Writing for the Let’s Grow Leaders blog, Karin Hurt observes that it’s hard to establish credibility as a leader and easy to lose it when you have.
Hurt explains: “The sad truth is I’ve seen really good leaders lose the confidence and credibility of their teams by making well-intentioned and innocent mistakes.”
She adds: “I’m not talking about the big stuff like lack of follow-through or breaking commitments, but the subtle shifts that undermine all the trust you’re working to build.”
The author highlights some of the traps to avoid:
1) Word choice. Leaders can create a vision and gain attention through using dramatic words. But Hurt warns that credibility can be lost when the words are inappropriate for the situation.
She explains: “I once worked with a leader whose rally cry of the year was, ‘We’re in the fight of our lives.’ Now, it’s true the competition was fierce, and we needed every brain, heart and hand actively engaged in the struggle. The trouble was many in her audience were literally in the fight of their lives in one way or another: the second bone marrow transplant, a dying sister, a son still in Iraq.
“I could see these dedicated leaders squirm when she said these words. Sure they knew what she was trying to say, but the words did not inspire the cause.”
Also guard against understatement. If something’s genuinely impressive, don’t say it’s “OK”.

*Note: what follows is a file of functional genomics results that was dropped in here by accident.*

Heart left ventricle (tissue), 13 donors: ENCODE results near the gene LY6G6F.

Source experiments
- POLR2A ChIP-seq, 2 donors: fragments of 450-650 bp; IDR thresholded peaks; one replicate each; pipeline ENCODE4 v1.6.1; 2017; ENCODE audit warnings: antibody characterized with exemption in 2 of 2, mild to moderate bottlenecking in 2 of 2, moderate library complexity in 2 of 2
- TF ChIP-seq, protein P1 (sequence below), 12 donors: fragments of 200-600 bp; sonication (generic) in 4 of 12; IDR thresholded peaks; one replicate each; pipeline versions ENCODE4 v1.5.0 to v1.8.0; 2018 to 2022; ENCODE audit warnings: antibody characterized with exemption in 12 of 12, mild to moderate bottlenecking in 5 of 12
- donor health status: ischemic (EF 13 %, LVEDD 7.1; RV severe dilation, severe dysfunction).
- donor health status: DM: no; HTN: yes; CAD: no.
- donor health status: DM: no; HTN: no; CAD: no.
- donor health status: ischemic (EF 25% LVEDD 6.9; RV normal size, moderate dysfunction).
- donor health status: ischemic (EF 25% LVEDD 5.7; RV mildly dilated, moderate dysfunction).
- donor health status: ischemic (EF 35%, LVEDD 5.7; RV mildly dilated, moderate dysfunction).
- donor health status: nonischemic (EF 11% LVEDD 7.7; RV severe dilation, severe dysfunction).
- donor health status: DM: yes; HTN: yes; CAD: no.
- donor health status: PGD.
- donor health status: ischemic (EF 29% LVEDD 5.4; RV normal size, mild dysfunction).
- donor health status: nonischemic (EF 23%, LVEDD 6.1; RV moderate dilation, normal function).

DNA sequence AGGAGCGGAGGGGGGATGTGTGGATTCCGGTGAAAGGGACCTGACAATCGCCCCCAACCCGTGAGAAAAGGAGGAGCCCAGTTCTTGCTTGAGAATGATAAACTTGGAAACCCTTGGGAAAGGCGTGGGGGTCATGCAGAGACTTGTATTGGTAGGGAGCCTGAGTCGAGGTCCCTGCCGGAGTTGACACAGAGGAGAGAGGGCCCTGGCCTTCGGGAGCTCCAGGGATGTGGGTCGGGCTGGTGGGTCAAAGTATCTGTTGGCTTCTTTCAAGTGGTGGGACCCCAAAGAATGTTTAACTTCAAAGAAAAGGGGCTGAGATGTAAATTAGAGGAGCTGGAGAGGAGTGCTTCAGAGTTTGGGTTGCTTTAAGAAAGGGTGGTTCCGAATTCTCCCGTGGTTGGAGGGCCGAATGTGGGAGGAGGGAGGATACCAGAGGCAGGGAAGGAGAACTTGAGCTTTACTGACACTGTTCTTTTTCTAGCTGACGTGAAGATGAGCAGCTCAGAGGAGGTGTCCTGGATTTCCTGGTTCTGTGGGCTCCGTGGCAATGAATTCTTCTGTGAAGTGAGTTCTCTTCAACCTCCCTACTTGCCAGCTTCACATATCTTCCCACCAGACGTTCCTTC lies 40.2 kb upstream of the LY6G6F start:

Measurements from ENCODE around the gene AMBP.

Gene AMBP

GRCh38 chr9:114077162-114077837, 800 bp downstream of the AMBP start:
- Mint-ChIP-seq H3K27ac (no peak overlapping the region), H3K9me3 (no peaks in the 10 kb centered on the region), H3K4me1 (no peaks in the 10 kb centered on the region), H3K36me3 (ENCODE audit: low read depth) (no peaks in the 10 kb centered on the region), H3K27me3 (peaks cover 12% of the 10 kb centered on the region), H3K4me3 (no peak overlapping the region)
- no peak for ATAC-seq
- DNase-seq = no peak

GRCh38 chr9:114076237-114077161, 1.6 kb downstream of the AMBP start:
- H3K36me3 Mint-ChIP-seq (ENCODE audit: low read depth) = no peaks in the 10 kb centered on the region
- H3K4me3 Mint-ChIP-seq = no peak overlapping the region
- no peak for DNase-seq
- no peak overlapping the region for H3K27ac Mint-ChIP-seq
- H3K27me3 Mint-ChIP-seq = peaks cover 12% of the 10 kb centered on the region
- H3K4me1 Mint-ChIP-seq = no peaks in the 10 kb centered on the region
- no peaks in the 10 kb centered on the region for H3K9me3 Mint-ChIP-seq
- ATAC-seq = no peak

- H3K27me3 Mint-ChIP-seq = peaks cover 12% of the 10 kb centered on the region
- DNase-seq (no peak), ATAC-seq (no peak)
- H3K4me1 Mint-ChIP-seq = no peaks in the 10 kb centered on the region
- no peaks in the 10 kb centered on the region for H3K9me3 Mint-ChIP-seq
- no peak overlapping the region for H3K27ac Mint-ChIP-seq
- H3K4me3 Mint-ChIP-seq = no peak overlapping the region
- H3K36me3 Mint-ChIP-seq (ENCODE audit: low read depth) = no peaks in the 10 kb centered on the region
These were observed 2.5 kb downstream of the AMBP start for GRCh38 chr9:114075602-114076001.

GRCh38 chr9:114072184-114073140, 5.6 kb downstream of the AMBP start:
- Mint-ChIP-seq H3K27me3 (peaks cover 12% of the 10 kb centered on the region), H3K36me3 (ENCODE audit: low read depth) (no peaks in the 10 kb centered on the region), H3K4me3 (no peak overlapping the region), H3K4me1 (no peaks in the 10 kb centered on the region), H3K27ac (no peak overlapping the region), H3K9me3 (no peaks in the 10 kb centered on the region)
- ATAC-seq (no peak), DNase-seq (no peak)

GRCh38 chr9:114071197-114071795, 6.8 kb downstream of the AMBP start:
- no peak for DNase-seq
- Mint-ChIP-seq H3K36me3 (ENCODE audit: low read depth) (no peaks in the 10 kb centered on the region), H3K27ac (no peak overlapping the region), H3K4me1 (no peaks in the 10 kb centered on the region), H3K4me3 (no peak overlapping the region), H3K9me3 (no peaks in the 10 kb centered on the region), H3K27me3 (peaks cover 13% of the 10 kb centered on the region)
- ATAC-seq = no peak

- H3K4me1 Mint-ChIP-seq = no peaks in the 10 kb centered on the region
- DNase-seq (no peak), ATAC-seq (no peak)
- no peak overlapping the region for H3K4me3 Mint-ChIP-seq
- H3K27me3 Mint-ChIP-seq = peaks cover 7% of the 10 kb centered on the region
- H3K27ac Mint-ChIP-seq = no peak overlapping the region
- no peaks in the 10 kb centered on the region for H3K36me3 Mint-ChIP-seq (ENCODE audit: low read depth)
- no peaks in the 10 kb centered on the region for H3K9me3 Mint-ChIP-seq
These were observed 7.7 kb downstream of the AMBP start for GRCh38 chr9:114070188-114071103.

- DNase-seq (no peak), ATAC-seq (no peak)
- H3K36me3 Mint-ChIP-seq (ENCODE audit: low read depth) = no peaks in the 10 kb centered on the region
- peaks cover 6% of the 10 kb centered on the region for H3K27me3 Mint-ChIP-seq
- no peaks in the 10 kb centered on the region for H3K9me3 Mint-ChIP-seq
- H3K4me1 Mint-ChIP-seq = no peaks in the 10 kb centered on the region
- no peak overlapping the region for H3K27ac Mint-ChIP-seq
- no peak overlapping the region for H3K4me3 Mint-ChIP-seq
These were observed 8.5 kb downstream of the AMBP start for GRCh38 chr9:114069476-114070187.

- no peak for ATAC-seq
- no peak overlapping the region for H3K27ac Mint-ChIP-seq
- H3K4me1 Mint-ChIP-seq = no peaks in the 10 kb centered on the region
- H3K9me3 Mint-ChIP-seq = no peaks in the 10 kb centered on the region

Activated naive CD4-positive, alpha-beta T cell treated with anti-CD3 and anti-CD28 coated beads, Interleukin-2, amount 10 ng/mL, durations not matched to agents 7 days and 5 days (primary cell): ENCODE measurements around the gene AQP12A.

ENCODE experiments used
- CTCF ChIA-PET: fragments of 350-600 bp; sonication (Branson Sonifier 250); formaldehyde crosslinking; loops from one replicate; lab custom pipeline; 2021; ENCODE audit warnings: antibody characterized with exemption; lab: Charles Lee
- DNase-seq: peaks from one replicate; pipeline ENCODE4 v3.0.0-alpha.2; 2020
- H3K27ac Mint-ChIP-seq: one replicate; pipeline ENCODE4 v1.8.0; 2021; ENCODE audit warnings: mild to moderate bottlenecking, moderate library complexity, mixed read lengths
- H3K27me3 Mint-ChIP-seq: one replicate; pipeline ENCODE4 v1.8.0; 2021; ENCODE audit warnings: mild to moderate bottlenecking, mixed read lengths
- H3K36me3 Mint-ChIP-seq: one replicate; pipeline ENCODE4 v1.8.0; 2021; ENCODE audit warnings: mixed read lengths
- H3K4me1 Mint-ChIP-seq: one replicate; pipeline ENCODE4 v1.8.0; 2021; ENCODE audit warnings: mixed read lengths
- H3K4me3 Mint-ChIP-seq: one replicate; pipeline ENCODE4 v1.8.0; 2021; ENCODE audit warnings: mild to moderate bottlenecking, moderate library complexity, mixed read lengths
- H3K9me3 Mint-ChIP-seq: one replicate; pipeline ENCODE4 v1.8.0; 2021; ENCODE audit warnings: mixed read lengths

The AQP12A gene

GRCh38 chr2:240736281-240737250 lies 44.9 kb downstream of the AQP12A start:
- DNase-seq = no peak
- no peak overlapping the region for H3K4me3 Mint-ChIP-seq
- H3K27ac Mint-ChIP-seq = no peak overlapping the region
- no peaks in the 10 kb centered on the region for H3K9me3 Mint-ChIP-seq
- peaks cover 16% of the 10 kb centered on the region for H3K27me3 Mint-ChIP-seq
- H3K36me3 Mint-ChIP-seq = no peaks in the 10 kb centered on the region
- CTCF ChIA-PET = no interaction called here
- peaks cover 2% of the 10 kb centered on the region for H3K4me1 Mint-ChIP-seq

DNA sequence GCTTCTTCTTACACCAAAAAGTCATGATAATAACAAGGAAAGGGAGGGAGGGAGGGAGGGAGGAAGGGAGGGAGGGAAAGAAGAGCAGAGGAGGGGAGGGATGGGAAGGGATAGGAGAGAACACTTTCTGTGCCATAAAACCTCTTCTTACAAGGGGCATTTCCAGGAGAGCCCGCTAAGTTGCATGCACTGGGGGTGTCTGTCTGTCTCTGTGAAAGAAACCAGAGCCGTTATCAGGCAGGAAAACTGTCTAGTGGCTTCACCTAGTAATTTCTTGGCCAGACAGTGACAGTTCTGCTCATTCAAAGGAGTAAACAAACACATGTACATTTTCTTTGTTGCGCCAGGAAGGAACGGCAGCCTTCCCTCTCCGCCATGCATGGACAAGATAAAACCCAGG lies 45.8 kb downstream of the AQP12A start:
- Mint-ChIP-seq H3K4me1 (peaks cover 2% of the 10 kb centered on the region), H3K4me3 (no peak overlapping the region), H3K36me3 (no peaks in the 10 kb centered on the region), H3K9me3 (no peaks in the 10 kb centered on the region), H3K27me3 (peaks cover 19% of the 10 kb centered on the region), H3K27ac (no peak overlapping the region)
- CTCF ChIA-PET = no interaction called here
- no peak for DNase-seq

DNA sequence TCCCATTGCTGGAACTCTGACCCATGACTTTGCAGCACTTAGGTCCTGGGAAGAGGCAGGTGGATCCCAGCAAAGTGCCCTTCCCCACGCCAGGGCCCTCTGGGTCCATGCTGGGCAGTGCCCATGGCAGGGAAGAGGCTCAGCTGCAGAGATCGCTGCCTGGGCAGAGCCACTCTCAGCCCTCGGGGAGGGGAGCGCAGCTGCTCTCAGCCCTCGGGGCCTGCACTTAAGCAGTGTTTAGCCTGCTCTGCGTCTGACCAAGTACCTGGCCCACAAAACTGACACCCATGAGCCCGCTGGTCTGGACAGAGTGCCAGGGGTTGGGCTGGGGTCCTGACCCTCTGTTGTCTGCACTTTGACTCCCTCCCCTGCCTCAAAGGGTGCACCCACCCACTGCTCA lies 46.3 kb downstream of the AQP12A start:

2) Lack of understanding. Leaders need to understand the jobs their people do.
You’ll lose credibility when offering advice or issuing orders for jobs you can’t actually do yourself.
3) Being out of touch. Leaders need to understand the personal circumstances and lifestyles of the people on their teams.
It’s no good using frames of reference that your people won’t understand or that are irrelevant or inappropriate to their lives.
4) Making it all about them. Hurt explains: “Leaders often take on a celebrity status. People will ask lots of questions about their background, career path, advice.
“It’s great to share. But leaders lose credibility when they talk about themselves without turning the tables and taking a genuine interest in others.”
The author advises: “Listen more than you talk. Ask provocative questions. Get to know backgrounds, hopes and dreams. Provide opportunities for others to share.”
5) Strategic ambiguity. No doubt there will be some strategy and information you’ll want to keep secret. If that’s the case, just tell people you can’t talk about it.
Don’t try to cover up your secrecy with far-fetched stories and spin. Employees will see through it and you’ll lose trust as well as credibility.